- cutting and pasting parts
- extending intros and breakdowns
- removing some sections, shrinking or elongating others
And, a bootleg is done without the explicit permission of the artist, & is an unofficial (and often illegal) version of a remix. The remixer didn’t ask the original artist for consent to do it.
Like “bootleg whiskey” in the prohibition times. A bootleg remix generally uses the stereo master track and or acapella of the track. These are more common and usually made by DJs who want an alternative version of a song to play at their show. From samples from a song or the entire song and is often a very underground “Edit”. Bootlegs fun and a great way to sink your teeth into production and your local scene.
It is illegal to sell a bootleg. Technically, you are not even meant to upload or share it… but lots of DJs do.
Re-edits have been as important in the development of dance music as remixes, and many of our favorite tunes are simply reinterpretations of older music, whether through a 2 bar sample loop or a new rework of an entire song; dance music has always greedily cannibalized its past.
Boundaries are sometimes a little blurred generally a remix is a new interpretation created from the individual parts of a song, whereas a re-edit is created from the entire song. And until someone comes up with a better idea, when it comes to anything that doesn’t neatly fit into either category, we’re just using the term ‘re-work’, unless of course its a bootleg!
If you are wondering how to remix a song, like all production methods, there are many ways to go about it.
Here are steps & methods that have worked for producers;
The first step is to find/and use a song that you like. Liking the source material will do wonders for your inspiration.
If you are making a remix (Contests are a good place to start making official remix) you’ll need to source your source material which could stems an official remix will generally be in stems.
If you are editing a song, you sample it from a record/or quality source.. CD, WAV, etc. You want your source material to be of as high quality as possible.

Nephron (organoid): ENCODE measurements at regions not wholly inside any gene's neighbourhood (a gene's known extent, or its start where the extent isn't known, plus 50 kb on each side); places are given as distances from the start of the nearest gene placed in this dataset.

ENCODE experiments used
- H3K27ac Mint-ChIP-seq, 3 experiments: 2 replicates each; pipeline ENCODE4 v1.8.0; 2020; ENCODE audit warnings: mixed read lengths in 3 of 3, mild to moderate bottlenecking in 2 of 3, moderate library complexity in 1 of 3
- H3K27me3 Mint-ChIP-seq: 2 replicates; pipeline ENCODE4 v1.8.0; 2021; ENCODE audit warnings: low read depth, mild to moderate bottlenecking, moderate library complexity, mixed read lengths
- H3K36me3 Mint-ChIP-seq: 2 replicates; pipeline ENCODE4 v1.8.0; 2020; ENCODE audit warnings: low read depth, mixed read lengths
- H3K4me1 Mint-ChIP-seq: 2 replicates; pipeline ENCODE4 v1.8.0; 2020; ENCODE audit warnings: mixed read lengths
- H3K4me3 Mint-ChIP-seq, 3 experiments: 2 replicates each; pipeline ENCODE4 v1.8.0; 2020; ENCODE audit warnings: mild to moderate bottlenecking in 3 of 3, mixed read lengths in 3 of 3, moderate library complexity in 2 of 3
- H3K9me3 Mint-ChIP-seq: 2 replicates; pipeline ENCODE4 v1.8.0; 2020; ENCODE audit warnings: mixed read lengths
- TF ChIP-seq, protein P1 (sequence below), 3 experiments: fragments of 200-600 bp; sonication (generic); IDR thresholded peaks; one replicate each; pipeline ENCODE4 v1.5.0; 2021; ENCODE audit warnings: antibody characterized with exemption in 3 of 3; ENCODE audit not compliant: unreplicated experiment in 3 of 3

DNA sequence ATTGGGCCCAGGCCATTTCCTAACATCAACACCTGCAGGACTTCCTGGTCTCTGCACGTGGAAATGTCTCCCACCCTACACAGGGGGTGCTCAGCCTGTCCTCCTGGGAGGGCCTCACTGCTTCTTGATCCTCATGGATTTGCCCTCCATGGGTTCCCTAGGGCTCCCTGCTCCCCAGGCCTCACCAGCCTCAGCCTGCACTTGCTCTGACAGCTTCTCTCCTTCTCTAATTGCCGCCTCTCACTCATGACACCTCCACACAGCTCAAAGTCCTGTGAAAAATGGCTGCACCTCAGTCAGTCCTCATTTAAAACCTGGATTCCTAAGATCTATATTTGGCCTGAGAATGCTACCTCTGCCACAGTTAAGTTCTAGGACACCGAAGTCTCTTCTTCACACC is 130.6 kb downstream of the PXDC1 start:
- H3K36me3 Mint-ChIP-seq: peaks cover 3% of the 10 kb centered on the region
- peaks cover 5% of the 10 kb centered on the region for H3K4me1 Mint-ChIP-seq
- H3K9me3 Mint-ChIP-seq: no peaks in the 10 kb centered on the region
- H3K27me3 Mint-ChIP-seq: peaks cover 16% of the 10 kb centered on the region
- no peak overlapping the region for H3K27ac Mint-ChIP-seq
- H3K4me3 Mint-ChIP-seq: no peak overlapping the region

Native instruments stems are a good place to get a whole track in stems. Any of your producer friends will happily give you there stems.
Splice.com is a great online resource for music producers. They are a free service that has a cloud service so you can back up all of your work.
Splice also run competitions, it is free to have an account with them you can subscribe & have access to samples, you don’t have too.
These are quite good resources for official competitions:
Now that you have the source material from the song you want to remix you’ll need to find out the Key & BPM (if it’s not provided).
Load your stems into your daw and make 100% sure they are all lined up correctly. I use Ableton & do this in the arrangement view.
Listen to your source material, firstly in full, use this time to get a feel for your song and ask yourself what it needs.
Write it down with a pen & paper. This is going to be the plan of action for your remix.
Decide what elements/sounds you might want to bring into the track & choose the direction
you would like to go in.
Write it down and stick to the plan. If you find yourself lost during the process refer back to your plan, having one will help you finish.
Stuck for sounds to bring to your remix?
Freesounds.com is a really REALLY amazing place to get sounds that are inspiring, copyright free & freeeeeeee!
The next step , listen to your my source material stem by stem. (Pen & paper time again!) I also create locators at points that inspire me
and also where there is space for different and new elements.
Once you have found the inspirational elements you know you want to use >>>>>>> its Chop and Slice time!